Manjit Bawa, a leading Indian artist whose work highlighted peaceful coexistence, has died. He was 67.
Bawa died at his New Delhi home on Monday after three years in a coma following a stroke, said Ashok Bajpai, a family friend and chairman of India's National Academy of Art.
Bawa studied at the School of Art in New Delhi and worked as a silkscreen painter in Britain, where he also studied between 1964 and 1971.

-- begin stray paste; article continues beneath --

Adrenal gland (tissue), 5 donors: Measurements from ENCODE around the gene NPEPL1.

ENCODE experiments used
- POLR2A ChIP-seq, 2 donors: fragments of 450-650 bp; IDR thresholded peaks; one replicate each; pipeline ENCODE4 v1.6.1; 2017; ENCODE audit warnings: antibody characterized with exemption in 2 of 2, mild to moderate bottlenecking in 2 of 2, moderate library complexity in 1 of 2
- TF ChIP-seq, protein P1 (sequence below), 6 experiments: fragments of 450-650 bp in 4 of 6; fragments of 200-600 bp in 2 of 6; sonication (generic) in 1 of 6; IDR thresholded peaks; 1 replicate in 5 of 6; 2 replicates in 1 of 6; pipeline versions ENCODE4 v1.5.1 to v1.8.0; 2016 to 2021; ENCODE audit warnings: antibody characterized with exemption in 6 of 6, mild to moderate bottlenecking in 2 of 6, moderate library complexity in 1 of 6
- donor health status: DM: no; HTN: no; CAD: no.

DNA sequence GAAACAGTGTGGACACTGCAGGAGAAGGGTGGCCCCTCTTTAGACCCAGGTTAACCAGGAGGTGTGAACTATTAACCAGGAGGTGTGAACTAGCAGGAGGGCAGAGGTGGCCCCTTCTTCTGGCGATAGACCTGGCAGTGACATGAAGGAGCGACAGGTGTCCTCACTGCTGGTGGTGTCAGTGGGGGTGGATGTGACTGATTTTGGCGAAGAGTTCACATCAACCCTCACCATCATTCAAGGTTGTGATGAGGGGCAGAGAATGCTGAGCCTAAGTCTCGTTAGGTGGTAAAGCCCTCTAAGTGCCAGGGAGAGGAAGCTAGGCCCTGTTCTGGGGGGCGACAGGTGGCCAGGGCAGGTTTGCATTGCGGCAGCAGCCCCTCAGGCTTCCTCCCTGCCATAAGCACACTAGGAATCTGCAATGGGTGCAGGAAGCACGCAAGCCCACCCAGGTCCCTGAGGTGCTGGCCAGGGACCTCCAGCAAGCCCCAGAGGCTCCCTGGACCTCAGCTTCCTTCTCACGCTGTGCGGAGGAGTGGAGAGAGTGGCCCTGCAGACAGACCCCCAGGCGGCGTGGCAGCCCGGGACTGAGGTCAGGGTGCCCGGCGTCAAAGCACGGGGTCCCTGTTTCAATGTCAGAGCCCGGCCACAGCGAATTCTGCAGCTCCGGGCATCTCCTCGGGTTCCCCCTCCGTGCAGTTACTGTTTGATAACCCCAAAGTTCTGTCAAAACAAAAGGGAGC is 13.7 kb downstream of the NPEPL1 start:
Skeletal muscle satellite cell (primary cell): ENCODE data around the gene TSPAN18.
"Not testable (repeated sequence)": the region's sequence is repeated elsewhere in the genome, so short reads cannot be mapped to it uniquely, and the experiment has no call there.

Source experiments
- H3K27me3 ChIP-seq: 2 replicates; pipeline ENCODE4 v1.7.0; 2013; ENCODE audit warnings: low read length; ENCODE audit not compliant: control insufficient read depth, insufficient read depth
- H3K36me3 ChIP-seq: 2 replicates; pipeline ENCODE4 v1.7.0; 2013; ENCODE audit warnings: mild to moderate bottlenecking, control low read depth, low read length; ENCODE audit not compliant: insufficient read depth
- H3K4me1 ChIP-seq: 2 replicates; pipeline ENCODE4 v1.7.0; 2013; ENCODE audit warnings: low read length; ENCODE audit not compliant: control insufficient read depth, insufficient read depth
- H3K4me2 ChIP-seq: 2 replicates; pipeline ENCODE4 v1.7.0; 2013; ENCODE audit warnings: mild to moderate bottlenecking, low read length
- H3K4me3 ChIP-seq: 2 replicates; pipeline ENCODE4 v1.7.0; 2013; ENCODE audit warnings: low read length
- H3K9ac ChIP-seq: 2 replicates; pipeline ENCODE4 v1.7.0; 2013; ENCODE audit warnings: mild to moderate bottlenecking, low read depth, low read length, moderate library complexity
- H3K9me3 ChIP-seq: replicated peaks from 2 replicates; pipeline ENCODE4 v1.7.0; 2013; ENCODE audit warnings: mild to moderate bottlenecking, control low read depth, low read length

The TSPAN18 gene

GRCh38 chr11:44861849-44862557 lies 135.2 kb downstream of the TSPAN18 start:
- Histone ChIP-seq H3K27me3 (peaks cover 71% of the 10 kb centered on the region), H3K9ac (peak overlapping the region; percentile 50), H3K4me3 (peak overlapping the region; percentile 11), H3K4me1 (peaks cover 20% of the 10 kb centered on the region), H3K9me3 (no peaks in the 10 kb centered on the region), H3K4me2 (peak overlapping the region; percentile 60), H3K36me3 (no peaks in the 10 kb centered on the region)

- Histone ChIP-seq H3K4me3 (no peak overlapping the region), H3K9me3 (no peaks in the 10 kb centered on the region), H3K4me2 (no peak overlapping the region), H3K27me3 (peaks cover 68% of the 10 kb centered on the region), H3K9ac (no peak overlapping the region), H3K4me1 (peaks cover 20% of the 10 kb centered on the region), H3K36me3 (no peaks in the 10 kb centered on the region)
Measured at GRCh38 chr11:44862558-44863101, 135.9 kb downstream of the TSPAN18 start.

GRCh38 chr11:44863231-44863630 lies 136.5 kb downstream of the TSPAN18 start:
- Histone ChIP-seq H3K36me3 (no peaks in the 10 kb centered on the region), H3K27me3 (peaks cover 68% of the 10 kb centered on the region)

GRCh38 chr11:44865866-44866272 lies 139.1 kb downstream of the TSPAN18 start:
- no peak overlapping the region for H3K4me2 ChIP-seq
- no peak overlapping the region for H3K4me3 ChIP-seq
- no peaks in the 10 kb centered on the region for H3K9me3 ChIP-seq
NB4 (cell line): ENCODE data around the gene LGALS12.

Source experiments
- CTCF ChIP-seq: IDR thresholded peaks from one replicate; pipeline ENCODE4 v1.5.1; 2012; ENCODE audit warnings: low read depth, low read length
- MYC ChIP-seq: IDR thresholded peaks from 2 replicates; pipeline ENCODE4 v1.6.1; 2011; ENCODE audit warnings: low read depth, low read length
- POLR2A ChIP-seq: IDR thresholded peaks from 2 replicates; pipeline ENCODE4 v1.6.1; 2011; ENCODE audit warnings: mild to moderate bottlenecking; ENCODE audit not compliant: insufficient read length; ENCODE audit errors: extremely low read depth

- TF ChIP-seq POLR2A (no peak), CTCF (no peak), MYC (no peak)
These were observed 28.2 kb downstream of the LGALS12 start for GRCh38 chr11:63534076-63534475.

Often using animal imagery _ tigers and lambs sharing the same space _ Bawa sought to convey the message that people could coexist with animals in nature, said art critic Ena Puri, who wrote a biography of Bawa.
His canvases were distinguished by their colors _ the ochre of sunflowers, the green of paddy fields, the red of the sun and the blue of the mountain sky, she said.
"He was an icon, a person who was completely head and shoulders above his contemporaries," Puri said.
Bawa was cremated Monday in New Delhi, said Bajpai. He is survived by a son and daughter.